“It’s clear in this case that the women’s aim was to make a political statement, and it’s also clear that some found their actions offensive.  But there is still a long way to go between an offensive political statement and a hate crime.” – Hugh Williamson, Human Rights Director of Europe and Central Asia division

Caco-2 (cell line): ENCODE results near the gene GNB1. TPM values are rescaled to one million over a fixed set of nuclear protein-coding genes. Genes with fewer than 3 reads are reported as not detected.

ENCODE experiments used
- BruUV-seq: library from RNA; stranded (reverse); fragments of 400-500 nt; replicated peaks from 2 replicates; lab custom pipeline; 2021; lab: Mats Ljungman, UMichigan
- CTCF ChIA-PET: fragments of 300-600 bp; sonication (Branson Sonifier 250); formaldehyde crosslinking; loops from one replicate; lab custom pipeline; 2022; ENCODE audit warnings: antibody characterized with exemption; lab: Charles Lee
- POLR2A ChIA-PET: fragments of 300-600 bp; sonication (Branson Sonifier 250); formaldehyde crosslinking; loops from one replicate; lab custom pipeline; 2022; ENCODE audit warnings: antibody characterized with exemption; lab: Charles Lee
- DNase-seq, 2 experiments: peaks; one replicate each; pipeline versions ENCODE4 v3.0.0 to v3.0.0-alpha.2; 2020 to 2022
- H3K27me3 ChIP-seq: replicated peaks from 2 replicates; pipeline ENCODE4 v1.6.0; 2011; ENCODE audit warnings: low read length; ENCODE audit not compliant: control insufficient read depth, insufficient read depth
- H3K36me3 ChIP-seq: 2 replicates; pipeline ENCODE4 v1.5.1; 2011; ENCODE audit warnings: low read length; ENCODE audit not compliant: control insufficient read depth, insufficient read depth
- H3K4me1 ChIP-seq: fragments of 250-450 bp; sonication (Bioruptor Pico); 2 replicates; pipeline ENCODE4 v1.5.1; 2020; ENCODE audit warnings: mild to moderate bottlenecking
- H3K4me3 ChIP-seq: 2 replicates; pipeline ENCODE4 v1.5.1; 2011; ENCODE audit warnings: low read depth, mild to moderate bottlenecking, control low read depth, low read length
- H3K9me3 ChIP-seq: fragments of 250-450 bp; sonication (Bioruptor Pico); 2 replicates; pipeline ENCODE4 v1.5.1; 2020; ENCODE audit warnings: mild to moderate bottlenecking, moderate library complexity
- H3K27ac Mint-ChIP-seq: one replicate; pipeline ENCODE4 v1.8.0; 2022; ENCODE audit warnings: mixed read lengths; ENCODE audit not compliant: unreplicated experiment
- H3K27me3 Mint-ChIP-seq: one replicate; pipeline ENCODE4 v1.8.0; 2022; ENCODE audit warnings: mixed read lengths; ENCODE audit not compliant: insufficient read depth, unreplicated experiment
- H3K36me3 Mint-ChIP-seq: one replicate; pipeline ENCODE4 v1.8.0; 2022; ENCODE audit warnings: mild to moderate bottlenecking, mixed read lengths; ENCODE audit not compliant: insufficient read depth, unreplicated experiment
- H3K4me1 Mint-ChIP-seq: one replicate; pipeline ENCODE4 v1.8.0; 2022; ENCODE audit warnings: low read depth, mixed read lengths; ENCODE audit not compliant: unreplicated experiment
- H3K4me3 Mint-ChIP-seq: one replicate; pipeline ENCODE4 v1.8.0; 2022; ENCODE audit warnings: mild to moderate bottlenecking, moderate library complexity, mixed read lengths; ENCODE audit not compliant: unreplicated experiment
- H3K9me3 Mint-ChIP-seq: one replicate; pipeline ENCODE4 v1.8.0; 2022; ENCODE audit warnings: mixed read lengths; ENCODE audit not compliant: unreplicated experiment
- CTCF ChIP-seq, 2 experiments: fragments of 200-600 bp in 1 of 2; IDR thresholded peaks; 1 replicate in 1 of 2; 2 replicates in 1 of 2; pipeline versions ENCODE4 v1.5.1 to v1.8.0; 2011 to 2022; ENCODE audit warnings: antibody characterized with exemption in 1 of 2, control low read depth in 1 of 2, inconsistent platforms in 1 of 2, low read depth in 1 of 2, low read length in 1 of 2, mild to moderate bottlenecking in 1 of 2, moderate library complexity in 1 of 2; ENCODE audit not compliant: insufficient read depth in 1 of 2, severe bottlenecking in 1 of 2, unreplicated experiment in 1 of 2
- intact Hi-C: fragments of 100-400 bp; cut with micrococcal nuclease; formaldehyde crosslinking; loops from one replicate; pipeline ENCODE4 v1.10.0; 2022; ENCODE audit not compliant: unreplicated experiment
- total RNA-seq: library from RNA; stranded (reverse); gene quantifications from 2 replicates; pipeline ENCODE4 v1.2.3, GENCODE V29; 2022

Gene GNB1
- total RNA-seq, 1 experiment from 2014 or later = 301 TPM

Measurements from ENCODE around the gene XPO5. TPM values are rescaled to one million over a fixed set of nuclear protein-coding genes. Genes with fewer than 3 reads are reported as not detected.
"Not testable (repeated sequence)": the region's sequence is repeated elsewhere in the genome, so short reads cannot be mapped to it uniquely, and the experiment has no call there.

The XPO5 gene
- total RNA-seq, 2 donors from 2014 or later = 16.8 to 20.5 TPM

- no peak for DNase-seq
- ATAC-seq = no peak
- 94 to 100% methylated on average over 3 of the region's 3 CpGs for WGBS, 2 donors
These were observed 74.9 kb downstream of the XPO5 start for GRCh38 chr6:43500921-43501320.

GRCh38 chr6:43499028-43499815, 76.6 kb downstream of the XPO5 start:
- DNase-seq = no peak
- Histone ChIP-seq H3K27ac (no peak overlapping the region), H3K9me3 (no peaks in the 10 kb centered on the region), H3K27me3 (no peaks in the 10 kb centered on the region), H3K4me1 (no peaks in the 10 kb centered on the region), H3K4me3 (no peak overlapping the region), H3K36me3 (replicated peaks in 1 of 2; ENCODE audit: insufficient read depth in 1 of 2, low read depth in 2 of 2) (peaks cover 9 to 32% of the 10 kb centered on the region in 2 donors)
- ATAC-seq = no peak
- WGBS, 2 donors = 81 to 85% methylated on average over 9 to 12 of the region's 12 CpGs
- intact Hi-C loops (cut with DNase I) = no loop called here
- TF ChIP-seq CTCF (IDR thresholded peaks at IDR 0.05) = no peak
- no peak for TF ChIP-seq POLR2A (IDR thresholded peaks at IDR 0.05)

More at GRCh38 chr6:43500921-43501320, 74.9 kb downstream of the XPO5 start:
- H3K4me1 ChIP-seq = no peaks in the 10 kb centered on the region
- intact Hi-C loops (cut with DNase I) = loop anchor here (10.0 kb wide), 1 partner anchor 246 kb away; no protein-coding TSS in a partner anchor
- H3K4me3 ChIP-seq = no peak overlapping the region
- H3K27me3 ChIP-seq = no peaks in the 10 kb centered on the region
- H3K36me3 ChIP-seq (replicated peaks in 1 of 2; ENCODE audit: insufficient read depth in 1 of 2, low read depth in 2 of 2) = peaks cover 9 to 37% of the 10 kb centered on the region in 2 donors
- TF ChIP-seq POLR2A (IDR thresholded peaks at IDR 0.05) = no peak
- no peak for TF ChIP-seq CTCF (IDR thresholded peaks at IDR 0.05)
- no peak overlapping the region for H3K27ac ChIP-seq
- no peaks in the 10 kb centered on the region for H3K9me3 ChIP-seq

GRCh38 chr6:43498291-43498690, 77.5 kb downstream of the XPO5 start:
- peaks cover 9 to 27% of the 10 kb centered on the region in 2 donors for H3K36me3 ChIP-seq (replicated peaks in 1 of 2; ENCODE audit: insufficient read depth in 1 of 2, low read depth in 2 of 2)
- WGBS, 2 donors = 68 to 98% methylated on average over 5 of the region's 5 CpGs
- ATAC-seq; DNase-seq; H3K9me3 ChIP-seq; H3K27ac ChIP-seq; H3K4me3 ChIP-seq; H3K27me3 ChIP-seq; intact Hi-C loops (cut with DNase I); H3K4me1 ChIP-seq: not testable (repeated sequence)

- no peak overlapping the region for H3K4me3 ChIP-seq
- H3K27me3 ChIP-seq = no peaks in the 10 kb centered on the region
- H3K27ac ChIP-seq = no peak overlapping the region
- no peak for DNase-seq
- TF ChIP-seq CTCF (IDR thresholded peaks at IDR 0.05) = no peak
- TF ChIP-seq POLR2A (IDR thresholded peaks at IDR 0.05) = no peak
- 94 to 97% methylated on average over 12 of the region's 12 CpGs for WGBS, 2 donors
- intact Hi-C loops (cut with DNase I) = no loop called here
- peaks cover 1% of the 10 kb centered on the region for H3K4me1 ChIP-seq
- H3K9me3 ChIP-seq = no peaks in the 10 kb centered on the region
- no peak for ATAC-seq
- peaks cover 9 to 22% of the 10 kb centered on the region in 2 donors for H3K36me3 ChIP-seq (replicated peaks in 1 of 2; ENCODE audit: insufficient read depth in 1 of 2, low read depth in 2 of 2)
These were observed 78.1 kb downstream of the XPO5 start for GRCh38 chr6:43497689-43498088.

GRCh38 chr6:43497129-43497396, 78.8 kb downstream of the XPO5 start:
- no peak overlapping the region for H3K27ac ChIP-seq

The trial of Pussy Riot, at first a propaganda show by Putin to discourage further protests by crucifying the members as feminist hooligans of questionable morality, an erroneous judgement based upon their ‘unethical’ attack on religious values; the trial has spun chaotically into an international media fervor in which corruption and repression have become defining headlines for Putin’s return.  The media has seized upon the offences of the regime, intensifying the diplomatic pressure on Putin for the unjust ruling and punishments.  Reports being proliferated throughout the Western world allege that the band members have been forced to sit in cages for 5 days, some days for 10 hours at a time, being denied food and adequate sleep.  The regime has attempted to exhaust the members in order to extinguish their revolutionary fires, fires that have spread throughout the Russian and international public encouraging uproar and condemnation for such human rights violations.  Nevertheless, as the solidarity of the Western masses begin to coalesce into clusters of sensationalist supporters, the severity of the situation is being muddled in the new form of pop culture activism which, despite resonating enthusiasm, is short-lived and quickly turned into a celebration of issues not at central to the real problem being debated.  This is later turned into an exploit of commercialism that ends in the decay of the movement and the loss of a cause based on good intentions.  Pussy Riot embodies the questions about Russia’s degrading political freedoms and civil liberties,  a series of problems that have escalated under the iron fist of Putin’s powers.  In 2010, a Moscow district court found the co-organizers of a controversial art exhibit “Forbidden Art-2006”, at the Sakharov Museum in Moscow guilty of inciting religious hatred, which is considered an extremist offense, and fined them.  In June and July, in the midst of protests against Putin’s election, the newly formed loyalist parliament adopted a raft of laws putting new restrictions on certain nongovernmental organizations that receive foreign funding, on public demonstrations, and on the Internet.  During a winter peaceful opposition protest, authorities arrested demonstrators who were reportedly involved in a clash with police during the mass demonstration.  They were later charged with crimes disproportionate to their alleged actions.  Police have also conducted searches of the homes of opposition leaders that seemed intended to intimidate them.  Evidently, the intensified oppression of liberties and freedom marks the rise of the police state in Russia, centered around a cult of personality that resembles one of the Soviet era.  Putin’s use of force is not aimed at protecting public order and security, but instead, at setting boundaries for political criticism.